In the past, I have resisted using the barometric pressure sensor present in most recent high-end phones for a variety of reasons:
- there is no high-level Android API to reliably get altitude information (in particular I would have expected an API that processes data from all available sensors to mitigate the inaccuracy and drift of each)
- without such an API, a manual calibration is required, which is intrusive (especially since it needs to be repeated at regular intervals)
I have finally let myself be convinced that the GPS altitude is a poor substitute (because it’s noisy and imprecise) for an altimeter, and I have done my best to make the calibration process as unobtrusive as possible.
If your device has a barometric pressure sensor, it will automatically try to record your pressure-derived altitude. Once the GPS has a fix, MyTrails will try to get sensible defaults to help calibrate the altimeter: it looks up the ambient temperature and altitude from an online service if you are connected, or it uses the GPS altitude and temperature from your phone if it has one.
It then creates a notification to ask you to perform the calibration; you don’t have to do it immediately, so you can wait until you reach an altitude sign or a reference altitude on the map. You can tweak the values (temperature is not too important) and calibrate. MyTrails will use the calibration to set altitudes based on already-recorded pressure data, and use until the next time you calibrate (MyTrails will remind you to update the calibration at regular intervals).
New stats have been added (and can be shown on the HUD), and the altimeter-derived altitude can be graphed.
I need to tweak how altitudes are stored in exported GPX, and used for calculations and colorization, so that when the altimeter is used when it is calibrated, but the GPS is used as a backup.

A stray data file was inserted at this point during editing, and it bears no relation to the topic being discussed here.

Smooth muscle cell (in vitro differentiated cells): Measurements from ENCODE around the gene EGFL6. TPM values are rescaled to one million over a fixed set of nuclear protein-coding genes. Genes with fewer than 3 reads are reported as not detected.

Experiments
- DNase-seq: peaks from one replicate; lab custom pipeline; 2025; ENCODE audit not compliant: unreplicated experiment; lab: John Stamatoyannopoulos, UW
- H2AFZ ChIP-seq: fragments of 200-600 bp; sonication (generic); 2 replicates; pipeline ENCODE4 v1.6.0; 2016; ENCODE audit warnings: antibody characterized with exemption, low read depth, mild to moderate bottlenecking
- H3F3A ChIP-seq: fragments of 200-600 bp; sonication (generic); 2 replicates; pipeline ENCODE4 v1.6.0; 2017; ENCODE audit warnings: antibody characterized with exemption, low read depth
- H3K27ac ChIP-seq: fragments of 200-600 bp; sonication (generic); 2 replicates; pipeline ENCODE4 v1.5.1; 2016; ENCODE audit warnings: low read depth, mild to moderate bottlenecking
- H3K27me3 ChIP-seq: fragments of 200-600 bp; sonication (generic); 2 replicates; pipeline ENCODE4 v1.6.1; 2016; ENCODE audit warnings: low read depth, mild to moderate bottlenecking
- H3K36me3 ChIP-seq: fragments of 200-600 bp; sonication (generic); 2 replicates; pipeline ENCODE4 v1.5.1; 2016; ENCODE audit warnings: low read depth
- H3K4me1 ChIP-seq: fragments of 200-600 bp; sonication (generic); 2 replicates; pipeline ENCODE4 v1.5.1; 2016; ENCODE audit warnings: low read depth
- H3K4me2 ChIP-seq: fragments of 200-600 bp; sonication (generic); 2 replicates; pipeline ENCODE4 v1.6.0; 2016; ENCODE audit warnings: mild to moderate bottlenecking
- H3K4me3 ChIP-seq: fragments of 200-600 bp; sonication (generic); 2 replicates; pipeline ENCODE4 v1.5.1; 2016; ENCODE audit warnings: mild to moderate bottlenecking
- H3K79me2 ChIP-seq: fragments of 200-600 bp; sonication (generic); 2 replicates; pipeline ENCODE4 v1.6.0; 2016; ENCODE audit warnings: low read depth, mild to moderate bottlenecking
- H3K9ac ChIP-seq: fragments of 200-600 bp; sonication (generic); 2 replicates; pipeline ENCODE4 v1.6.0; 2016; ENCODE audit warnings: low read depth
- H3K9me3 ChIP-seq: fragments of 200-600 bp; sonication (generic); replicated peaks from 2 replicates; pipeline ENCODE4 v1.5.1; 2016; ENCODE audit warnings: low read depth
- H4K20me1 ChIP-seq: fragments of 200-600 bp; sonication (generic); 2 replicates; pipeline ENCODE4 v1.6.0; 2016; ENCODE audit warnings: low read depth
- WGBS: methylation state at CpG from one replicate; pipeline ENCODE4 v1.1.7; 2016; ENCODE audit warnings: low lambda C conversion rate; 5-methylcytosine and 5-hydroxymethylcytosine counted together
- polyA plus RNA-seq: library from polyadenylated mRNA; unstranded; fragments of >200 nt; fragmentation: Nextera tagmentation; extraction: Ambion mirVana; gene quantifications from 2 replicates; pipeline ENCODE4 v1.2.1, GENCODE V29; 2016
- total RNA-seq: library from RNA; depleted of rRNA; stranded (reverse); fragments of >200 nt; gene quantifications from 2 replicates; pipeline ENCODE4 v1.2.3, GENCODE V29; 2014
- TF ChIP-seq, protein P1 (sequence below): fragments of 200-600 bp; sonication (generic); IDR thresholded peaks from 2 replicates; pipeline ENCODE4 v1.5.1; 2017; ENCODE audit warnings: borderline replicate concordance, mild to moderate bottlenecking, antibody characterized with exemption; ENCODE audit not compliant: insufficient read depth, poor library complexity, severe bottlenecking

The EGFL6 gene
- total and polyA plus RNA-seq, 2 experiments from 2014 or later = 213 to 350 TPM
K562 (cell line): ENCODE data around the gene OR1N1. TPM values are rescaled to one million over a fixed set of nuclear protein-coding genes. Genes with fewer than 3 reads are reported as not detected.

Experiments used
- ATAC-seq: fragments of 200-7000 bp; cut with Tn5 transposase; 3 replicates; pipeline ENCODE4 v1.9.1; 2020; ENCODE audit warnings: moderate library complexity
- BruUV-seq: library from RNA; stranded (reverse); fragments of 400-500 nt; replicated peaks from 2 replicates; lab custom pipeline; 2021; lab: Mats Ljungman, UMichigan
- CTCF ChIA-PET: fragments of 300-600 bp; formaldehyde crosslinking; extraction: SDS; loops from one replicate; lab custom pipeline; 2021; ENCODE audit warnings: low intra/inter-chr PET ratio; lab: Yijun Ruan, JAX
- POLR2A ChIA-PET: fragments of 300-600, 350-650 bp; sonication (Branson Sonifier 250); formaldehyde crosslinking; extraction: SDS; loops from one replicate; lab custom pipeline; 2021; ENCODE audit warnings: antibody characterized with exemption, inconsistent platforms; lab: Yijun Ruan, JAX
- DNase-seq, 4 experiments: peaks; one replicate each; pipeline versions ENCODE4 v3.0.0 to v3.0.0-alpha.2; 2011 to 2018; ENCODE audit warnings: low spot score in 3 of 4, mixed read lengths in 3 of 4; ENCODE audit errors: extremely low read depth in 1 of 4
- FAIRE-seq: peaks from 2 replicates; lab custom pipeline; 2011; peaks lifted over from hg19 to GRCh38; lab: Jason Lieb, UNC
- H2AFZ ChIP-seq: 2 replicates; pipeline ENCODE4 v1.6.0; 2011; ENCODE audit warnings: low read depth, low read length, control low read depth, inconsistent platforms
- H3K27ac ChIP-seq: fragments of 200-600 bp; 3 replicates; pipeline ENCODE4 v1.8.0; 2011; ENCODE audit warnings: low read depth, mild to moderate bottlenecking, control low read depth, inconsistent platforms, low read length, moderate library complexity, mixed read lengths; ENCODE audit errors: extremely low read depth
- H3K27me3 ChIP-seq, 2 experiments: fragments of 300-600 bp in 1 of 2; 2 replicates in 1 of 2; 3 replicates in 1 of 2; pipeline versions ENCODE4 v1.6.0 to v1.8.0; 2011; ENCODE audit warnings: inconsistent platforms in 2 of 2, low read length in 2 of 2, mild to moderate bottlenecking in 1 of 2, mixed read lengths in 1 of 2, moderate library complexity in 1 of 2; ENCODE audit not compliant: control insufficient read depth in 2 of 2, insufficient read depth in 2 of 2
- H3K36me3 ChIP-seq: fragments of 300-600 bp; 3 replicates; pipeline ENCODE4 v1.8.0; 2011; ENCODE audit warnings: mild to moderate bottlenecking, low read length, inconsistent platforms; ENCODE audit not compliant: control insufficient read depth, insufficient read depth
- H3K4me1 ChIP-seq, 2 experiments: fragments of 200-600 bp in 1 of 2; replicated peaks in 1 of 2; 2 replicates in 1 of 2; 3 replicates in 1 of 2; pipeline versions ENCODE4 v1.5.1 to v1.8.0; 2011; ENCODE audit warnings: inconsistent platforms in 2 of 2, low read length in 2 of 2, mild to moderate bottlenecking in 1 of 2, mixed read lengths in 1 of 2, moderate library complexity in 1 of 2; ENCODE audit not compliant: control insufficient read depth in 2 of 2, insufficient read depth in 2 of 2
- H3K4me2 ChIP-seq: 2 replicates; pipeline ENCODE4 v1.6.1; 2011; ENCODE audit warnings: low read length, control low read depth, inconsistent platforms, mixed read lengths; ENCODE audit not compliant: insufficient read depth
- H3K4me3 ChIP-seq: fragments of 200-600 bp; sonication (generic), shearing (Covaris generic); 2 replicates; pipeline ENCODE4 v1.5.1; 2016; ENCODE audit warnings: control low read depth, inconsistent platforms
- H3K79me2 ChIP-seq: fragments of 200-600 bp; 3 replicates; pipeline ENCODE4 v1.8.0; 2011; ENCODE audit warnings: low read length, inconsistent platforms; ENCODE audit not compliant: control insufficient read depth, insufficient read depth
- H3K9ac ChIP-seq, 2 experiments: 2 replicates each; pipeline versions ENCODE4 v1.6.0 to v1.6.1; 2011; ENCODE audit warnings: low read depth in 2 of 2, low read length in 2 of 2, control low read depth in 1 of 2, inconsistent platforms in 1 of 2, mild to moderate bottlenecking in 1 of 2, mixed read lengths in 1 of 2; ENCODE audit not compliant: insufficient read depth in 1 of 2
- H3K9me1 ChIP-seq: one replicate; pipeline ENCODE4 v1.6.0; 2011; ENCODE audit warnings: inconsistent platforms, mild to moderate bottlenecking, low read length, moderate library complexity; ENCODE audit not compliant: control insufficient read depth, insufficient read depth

Calibrating the altimeter
One of the new “features” of Android 4.4 (KitKat) is that applications can no longer use the external SD card as a generic storage volume and read/write everywhere. There are valid security reasons for the change, but the way Google has done this breaks many apps and doesn’t provide a clear way to do things right for application developers.
In the case of MyTrails, it means that if you want to store your offline maps on your external SD card, you’ll have to jump through a few hoops:
- If your device is rooted, you can use a free app like SDFix to revert to a fully-writable SD card
- If your device is not rooted, there is only one folder that MyTrails can write to on the external SD card:
/storage/sdcard1/Android/data/com.frogsparks.mytrails (this path may be slightly different if you’re using the preview version of MyTrails, or your device mounts the SD card to a different location within
/storage; some devices use
Please note the following caveats (if your device is not rooted):
- you can not share the same offline maps between the official and preview versions of MyTrails
- if you uninstall MyTrails, your offline maps will be deleted (this is by design, part of the reason Google make this change in KitKat), unless you use a privileged file manager (one that comes as part of your device’s default software) to move them beforehand
On recent versions of Android, even the internal storage may no longer be accessible to MyTrails. One location that should always be available is
/sdcard/Android/data/com.frogsparks.mytrails. This is the offline location you should use if all else fails. Warning: that location is deleted by Android when you uninstall MyTrails!
Alternately, you can use the standard Android file picker with MyTrails, which makes it possible to load and save GPX files from anywhere. Enable it by turning off
Use internal file picker in MyTrails > Preferences > Other.